2. Invest: A $1.1 million investment ($1,000 per individual) required for this intervention will be raised through a Health Impact Bond℠. The bond investors—individuals and institutions among a growing market of impact investors—provide upfront capital based on an anticipated share of medical cost savings to be generated by the intervention. The bond term sheet specifies rate of return and timing—in this case, 5% return in 18 months.
  3. Improve: The $6.3 million savings projection noted above is based on evidence from a series of studies on home-based asthma interventions reviewed by the Centers for Disease Control and Prevention “Guide to Community Preventive Services”. In these studies, best practice interventions were able to significantly reduce annual medical costs for emergency room visits and hospitalizations within 18 months. The intervention is delivered by local service providers that are sourced based on efficacy and efficiency metrics, and are accountable to measurable results.
  4. Return: The financial benefits of these savings would accrue through reduced medical claims to Medi-Cal ($3 million) and local employers with self-funded insurance plans ($2.3 million), and also to local health care providers in capitated payment arrangements, accountable care organizations (ACOs), and similar incentive structures ($1 million). A portion of validated savings are used to repay principal and interest to the bondholders. Additional savings can be used as re-investment capital in expanding the approach to other populations and health conditions.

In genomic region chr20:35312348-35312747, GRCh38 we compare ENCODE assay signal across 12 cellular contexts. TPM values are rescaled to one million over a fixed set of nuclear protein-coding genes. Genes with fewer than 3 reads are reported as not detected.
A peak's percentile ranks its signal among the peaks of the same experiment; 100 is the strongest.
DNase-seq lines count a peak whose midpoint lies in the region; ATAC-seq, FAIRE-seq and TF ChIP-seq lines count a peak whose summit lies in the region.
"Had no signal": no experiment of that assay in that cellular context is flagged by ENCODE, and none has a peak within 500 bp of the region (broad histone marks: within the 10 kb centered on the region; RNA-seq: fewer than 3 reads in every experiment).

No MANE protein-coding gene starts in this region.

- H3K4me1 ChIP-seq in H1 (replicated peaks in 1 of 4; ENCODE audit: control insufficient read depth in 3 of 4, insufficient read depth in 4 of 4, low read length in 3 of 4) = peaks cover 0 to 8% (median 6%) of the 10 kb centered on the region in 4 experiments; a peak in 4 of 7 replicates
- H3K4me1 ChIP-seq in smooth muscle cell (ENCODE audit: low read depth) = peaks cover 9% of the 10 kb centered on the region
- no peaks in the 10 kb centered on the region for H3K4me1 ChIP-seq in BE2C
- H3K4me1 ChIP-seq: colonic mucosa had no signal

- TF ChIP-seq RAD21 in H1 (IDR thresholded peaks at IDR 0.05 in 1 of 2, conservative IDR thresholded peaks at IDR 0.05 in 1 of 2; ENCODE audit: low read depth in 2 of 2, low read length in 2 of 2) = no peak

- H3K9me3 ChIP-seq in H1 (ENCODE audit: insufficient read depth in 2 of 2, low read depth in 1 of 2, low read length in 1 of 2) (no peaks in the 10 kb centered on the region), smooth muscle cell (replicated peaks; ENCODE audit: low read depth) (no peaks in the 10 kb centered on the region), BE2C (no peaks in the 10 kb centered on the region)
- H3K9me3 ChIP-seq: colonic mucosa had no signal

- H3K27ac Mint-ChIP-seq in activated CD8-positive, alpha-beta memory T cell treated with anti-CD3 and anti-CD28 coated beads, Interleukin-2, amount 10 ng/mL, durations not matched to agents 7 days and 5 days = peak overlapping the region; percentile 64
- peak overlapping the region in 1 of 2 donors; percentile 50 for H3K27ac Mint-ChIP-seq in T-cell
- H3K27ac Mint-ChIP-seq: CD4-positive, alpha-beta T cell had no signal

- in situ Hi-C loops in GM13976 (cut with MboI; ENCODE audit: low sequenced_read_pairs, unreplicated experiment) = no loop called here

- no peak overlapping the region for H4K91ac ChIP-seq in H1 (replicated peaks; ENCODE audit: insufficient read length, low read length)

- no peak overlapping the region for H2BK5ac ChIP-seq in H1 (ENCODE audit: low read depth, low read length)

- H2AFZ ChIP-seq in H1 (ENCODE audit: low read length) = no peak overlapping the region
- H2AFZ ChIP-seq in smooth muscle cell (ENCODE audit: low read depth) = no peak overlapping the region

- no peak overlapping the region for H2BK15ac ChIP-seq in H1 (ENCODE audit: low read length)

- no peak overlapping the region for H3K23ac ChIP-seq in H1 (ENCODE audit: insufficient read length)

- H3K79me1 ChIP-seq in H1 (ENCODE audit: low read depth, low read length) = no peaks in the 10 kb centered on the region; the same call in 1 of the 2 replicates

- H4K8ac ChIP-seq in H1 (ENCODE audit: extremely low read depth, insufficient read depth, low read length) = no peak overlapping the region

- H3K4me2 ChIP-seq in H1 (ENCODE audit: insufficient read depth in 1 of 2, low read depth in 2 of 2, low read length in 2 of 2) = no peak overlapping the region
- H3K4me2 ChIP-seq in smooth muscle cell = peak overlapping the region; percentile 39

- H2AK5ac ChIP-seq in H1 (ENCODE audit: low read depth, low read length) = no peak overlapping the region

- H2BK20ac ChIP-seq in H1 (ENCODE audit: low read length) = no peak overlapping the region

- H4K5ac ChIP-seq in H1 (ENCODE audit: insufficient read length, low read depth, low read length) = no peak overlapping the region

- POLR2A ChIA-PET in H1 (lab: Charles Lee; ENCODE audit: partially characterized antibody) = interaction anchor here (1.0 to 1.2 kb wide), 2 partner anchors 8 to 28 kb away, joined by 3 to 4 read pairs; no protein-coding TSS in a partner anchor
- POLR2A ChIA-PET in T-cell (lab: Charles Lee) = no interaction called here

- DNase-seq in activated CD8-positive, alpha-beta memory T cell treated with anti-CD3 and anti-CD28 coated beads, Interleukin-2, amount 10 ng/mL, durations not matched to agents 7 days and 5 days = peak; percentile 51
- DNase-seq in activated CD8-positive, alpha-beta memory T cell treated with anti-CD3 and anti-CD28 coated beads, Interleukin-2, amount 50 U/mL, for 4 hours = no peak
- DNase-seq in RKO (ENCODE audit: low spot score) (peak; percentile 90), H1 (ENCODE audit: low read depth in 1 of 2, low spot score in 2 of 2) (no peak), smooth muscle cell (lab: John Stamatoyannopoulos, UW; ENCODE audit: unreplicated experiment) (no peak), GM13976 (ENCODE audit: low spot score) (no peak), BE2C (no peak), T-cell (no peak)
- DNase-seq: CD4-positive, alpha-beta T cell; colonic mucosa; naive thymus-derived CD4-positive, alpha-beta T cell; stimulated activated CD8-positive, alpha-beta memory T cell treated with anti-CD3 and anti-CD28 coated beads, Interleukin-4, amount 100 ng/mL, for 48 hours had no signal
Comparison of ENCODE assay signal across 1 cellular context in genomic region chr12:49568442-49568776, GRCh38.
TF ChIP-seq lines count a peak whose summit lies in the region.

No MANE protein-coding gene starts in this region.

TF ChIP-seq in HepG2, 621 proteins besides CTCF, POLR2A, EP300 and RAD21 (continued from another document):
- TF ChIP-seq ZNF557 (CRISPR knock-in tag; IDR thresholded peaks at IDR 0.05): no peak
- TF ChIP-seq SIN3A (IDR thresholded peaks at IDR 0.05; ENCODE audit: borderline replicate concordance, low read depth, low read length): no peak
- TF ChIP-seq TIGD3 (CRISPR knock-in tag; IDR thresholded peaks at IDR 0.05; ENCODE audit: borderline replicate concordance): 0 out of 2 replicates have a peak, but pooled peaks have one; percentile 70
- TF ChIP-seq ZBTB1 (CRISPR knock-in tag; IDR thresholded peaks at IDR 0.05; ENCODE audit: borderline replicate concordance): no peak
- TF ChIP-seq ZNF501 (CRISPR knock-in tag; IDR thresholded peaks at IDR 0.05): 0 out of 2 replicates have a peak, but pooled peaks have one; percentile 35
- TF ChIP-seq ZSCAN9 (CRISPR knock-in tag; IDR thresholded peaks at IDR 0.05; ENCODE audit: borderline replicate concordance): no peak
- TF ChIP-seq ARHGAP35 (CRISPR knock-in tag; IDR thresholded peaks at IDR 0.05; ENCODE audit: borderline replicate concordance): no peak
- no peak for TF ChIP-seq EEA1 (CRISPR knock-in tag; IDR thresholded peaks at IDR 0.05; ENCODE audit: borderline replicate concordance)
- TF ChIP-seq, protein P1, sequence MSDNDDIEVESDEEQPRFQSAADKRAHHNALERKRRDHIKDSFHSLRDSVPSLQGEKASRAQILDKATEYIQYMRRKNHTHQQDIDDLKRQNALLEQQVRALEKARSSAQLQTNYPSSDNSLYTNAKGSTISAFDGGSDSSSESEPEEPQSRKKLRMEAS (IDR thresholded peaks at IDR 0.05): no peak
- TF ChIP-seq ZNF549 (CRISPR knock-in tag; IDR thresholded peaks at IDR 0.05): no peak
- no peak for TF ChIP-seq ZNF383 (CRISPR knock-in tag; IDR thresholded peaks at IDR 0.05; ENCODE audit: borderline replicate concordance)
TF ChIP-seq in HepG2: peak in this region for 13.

While we are using an asthma example here (and in our related paper on health impact investing), this approach can be used to finance any evidence-based intervention that reduces health care utilization/costs within a reasonable time frame (1-5 years).

What are the best interventions for diabetes, obesity, heart disease, and other chronic/acute illnesses? We’d like to hear your ideas! rick@collectivehealth.net

The Affordable Care Act (ACA) encourages care coordination and payment structures — accountable care organizations (ACOs), patient-centered medical homes (PCMH) and medical neighborhoods — that promise more efficiency and integration of clinical services. But these models will have limited impact if they fail to address non-clinical factors that account for more than half of what makes us healthy or sick in the first place.

After all, what good is a ‘health home’ if it’s in the middle of an unhealthy neighborhood?

The Prevention Institute has created a framework for Community-Centered Health Homes that integrates clinical care and community prevention “in order to reduce demand for resources and services; improve health, safety, and equity outcomes; and”  — here’s the really cool part — “provide medical providers with skills and strategies to change the social circumstances that shape the health of their patients.”

Download the report PDF here.